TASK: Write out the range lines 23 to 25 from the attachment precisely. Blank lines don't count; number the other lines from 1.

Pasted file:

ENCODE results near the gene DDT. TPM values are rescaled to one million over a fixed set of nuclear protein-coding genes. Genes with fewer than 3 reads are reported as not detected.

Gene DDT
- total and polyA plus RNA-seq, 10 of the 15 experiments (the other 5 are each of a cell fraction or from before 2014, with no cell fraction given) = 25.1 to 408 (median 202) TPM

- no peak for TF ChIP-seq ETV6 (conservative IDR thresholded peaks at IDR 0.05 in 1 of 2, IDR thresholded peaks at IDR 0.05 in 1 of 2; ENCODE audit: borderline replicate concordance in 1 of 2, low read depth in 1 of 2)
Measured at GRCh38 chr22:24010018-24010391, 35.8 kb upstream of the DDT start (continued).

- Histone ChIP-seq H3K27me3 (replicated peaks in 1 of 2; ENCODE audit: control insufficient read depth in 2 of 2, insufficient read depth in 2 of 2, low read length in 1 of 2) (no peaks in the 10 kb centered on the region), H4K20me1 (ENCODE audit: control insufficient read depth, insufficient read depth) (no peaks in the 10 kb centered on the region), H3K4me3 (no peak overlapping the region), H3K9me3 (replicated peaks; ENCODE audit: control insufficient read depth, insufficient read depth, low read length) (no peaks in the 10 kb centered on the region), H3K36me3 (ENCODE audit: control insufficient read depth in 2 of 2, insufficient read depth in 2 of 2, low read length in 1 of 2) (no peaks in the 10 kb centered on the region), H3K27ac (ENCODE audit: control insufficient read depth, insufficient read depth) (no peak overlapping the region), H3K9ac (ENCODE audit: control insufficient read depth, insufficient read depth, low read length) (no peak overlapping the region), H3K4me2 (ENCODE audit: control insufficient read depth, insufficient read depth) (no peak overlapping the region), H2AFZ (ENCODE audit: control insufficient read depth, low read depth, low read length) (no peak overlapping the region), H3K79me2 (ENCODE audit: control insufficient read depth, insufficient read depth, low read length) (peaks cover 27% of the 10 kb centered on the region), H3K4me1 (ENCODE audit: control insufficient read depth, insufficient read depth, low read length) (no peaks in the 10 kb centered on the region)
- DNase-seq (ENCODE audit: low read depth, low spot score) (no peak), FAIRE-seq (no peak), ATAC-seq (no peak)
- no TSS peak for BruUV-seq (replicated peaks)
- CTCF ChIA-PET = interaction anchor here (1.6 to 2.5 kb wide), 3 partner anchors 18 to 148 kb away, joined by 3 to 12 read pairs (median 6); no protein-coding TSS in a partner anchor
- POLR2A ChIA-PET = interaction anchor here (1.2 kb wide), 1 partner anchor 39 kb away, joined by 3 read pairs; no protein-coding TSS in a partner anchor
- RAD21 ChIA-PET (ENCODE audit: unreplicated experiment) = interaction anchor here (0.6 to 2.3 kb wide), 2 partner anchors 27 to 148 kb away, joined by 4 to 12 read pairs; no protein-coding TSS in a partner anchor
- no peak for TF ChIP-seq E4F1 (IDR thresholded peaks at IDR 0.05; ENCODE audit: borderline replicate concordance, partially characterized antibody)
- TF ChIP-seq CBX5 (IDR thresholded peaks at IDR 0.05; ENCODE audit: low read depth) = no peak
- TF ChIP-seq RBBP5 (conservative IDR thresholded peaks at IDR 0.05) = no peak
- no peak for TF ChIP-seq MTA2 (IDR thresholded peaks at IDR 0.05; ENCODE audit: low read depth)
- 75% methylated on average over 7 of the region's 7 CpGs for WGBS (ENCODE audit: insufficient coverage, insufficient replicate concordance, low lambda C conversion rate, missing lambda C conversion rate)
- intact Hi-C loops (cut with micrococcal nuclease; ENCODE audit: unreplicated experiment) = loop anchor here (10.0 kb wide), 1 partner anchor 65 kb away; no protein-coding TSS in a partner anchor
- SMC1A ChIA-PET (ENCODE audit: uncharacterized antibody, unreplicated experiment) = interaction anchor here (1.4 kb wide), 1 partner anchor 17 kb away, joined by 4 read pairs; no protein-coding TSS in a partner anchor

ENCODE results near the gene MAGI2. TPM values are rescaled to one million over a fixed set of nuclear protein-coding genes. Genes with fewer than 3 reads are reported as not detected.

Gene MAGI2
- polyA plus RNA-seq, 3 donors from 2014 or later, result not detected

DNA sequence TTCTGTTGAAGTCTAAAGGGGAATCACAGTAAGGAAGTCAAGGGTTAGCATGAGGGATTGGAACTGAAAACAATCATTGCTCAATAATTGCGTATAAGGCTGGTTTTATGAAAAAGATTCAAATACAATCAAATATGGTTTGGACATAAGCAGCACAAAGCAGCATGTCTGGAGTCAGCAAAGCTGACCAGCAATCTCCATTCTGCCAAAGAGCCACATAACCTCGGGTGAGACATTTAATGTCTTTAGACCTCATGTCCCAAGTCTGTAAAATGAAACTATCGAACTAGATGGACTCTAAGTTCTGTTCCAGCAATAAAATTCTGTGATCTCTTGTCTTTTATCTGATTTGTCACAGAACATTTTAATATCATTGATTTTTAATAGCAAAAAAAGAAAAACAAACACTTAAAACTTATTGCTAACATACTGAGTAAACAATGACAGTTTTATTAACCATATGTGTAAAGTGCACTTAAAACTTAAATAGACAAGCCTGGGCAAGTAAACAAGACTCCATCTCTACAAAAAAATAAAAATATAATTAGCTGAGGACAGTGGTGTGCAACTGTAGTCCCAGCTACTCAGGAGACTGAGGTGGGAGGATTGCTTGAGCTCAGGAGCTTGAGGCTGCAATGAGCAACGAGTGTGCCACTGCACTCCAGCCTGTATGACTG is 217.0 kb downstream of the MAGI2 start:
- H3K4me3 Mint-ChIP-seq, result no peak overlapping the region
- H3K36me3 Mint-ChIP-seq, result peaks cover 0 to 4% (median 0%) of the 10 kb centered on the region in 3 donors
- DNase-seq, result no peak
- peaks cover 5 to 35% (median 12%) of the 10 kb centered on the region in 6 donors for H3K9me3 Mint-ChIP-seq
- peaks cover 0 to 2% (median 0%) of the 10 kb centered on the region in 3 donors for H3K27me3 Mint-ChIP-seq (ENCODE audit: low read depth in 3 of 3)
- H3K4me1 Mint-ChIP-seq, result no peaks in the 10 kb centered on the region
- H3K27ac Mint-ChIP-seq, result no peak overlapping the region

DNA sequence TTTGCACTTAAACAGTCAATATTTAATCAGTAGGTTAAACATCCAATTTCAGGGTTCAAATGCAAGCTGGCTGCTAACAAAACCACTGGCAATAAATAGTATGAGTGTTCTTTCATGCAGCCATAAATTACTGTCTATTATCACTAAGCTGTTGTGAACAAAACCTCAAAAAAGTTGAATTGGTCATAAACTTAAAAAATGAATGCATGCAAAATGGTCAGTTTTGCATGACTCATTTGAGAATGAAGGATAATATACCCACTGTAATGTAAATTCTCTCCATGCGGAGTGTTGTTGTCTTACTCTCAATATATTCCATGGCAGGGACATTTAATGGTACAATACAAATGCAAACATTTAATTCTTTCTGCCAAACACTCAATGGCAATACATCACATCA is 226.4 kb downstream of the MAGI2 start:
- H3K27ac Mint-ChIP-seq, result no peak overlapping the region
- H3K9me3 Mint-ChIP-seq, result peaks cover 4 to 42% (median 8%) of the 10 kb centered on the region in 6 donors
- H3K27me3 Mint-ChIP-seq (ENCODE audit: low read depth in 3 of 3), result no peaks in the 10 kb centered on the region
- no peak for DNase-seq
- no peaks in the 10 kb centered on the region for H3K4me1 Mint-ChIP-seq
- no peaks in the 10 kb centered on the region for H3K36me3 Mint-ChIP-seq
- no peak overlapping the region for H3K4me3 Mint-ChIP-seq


- H3K4me3 Mint-ChIP-seq, result no peak overlapping the region
- H3K36me3 Mint-ChIP-seq, result peaks cover 0 to 4% (median 0%) of the 10 kb centered on the region in 3 donors
- DNase-seq, result no peak